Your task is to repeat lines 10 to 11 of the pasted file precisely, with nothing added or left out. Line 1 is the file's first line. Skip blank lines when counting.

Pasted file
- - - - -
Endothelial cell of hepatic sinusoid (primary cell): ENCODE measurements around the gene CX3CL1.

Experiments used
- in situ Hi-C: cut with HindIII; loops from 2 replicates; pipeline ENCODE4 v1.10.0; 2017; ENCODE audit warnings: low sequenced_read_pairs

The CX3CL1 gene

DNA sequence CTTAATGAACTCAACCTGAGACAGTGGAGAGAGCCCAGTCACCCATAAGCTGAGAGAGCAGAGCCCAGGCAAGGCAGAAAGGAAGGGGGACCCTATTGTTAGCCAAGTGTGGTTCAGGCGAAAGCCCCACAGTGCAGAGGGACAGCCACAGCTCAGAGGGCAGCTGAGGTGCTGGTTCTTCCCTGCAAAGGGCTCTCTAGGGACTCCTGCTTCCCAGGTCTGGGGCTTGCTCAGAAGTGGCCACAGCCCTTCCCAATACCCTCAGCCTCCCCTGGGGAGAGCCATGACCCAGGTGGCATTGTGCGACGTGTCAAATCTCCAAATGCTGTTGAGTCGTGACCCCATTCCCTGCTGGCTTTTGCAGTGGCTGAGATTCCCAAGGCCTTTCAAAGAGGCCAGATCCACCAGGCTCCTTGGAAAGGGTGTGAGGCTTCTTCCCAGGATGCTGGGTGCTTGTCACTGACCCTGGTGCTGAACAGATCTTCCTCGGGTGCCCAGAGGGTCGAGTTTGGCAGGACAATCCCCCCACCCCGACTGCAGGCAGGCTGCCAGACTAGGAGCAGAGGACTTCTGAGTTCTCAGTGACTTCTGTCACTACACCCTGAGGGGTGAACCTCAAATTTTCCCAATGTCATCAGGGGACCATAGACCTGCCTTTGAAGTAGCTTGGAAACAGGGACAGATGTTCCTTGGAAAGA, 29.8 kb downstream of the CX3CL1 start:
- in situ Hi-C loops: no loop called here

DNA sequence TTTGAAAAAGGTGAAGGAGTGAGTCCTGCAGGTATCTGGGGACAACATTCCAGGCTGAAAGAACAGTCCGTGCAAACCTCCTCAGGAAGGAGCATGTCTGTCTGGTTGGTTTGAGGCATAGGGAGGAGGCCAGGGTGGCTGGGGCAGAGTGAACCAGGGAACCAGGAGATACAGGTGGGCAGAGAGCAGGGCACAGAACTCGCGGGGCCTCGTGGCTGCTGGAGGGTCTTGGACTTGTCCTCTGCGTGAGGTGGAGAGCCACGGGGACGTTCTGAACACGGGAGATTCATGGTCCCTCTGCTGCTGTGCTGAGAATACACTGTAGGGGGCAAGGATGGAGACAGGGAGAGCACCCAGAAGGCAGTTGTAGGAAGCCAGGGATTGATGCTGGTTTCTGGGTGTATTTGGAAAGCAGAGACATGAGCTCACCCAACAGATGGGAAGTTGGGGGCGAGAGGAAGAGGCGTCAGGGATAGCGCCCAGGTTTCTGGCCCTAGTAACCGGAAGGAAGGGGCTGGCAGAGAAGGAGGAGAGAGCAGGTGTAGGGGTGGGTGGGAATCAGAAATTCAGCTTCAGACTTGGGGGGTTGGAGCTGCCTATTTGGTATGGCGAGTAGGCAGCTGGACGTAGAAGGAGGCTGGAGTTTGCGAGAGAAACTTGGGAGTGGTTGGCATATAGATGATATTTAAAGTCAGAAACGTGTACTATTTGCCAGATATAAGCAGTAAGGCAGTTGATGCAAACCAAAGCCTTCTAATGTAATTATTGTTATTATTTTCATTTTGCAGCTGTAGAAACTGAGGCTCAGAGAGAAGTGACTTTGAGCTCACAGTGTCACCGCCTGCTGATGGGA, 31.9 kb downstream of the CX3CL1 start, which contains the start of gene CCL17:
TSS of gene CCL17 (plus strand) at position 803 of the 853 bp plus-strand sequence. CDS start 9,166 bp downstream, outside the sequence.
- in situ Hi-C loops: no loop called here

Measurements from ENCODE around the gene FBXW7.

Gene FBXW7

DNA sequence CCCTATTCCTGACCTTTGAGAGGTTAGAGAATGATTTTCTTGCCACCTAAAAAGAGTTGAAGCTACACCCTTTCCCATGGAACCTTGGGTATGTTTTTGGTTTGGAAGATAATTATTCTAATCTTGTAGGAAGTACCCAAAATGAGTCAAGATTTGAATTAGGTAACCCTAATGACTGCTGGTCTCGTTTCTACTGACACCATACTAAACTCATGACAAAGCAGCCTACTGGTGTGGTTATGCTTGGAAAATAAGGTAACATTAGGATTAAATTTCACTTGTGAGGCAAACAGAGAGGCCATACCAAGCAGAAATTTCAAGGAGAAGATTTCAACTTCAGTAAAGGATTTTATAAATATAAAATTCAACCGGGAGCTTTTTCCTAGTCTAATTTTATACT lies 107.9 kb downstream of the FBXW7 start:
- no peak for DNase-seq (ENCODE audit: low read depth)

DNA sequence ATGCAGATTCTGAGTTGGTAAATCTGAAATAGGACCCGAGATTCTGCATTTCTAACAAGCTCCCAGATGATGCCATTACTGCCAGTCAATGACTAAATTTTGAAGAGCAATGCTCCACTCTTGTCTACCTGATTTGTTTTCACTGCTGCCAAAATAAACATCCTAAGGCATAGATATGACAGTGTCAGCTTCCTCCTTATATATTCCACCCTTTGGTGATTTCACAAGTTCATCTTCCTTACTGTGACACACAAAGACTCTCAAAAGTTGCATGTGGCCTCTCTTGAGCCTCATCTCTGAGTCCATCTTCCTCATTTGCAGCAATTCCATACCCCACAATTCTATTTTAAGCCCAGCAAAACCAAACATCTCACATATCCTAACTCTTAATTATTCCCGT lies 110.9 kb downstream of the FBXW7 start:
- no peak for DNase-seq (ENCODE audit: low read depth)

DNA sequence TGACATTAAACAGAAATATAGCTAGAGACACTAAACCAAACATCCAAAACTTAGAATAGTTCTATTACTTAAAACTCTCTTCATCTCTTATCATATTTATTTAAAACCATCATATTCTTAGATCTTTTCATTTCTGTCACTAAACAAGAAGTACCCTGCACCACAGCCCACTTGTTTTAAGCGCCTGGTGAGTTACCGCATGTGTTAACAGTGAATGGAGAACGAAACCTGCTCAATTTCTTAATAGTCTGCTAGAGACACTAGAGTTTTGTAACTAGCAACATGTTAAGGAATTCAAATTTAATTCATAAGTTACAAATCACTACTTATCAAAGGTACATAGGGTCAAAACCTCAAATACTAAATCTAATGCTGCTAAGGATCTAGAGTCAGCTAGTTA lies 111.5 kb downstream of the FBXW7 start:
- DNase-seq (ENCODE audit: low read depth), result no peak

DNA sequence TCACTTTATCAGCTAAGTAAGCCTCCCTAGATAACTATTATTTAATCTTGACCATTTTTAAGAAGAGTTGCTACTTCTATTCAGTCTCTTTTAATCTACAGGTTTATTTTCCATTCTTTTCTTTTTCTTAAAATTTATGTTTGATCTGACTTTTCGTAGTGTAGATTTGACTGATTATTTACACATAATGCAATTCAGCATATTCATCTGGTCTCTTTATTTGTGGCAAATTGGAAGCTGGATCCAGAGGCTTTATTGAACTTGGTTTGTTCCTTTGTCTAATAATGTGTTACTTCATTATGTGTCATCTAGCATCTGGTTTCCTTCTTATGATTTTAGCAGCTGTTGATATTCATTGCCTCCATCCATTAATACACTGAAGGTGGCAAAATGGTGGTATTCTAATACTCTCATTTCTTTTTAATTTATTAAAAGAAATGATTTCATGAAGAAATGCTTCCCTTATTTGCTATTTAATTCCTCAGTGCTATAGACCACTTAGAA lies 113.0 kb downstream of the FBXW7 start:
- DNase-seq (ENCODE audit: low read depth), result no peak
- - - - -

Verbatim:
Measurements from ENCODE around the gene FBXW7.

Gene FBXW7